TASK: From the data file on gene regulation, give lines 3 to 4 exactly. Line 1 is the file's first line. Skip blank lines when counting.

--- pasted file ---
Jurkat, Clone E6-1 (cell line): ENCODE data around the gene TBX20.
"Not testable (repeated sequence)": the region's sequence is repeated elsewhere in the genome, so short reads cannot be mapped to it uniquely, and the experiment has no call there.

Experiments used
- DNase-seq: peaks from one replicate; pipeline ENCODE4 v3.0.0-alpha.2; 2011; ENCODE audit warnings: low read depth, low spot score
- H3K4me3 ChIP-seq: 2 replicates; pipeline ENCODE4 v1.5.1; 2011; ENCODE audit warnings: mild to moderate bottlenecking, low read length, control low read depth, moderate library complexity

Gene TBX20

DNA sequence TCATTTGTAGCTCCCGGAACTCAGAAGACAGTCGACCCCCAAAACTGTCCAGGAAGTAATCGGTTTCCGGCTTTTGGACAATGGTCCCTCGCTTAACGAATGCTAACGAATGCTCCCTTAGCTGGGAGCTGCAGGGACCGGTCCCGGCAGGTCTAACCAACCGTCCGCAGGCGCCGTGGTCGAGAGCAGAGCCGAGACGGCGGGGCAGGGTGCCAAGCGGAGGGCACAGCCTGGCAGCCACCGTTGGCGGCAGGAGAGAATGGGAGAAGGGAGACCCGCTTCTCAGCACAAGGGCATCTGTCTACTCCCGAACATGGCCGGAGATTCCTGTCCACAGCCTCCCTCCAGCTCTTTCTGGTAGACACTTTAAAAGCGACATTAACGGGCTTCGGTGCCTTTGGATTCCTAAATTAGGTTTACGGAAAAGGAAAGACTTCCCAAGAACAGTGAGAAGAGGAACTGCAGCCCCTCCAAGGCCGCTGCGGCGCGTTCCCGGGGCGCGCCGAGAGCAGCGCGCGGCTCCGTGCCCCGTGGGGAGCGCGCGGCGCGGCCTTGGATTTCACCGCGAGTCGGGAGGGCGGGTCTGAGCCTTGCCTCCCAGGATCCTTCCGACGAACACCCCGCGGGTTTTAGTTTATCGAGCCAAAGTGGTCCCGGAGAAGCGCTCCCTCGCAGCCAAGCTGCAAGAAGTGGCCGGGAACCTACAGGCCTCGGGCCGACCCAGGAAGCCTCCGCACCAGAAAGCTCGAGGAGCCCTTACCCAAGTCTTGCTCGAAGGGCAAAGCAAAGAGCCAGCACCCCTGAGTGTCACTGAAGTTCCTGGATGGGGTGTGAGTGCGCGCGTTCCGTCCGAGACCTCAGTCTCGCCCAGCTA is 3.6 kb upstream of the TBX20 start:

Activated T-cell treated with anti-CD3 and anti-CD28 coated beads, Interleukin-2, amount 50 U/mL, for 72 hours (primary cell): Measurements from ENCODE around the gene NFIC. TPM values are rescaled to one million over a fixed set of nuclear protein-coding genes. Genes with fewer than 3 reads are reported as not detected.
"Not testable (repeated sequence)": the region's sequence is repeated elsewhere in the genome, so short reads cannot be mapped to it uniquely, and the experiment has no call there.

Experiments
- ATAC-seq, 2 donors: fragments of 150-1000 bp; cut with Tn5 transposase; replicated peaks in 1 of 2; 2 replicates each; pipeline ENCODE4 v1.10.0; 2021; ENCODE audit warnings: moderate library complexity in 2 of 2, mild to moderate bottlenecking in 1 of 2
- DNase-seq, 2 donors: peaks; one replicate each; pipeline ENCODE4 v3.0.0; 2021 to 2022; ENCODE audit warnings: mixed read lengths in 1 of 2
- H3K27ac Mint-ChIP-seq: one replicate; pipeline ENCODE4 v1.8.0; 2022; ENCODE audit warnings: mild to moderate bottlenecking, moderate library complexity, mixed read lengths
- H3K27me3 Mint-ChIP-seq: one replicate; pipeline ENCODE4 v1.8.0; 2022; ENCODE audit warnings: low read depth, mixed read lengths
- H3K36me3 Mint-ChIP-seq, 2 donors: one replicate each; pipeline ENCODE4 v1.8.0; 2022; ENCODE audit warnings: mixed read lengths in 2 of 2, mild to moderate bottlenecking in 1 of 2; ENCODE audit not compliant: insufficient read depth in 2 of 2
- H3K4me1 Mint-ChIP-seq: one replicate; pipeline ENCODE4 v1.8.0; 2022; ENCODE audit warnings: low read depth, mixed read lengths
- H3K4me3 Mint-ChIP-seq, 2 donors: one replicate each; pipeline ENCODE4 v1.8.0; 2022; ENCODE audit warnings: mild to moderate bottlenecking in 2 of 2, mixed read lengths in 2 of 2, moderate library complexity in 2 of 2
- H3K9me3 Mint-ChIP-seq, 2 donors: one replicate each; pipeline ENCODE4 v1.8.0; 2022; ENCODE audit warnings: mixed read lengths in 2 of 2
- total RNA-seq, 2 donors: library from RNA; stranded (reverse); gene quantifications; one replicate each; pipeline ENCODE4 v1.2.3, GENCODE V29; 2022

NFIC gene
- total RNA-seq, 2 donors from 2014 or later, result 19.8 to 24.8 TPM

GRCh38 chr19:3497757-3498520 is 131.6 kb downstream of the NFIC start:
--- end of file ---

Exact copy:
Experiments used
- DNase-seq: peaks from one replicate; pipeline ENCODE4 v3.0.0-alpha.2; 2011; ENCODE audit warnings: low read depth, low spot score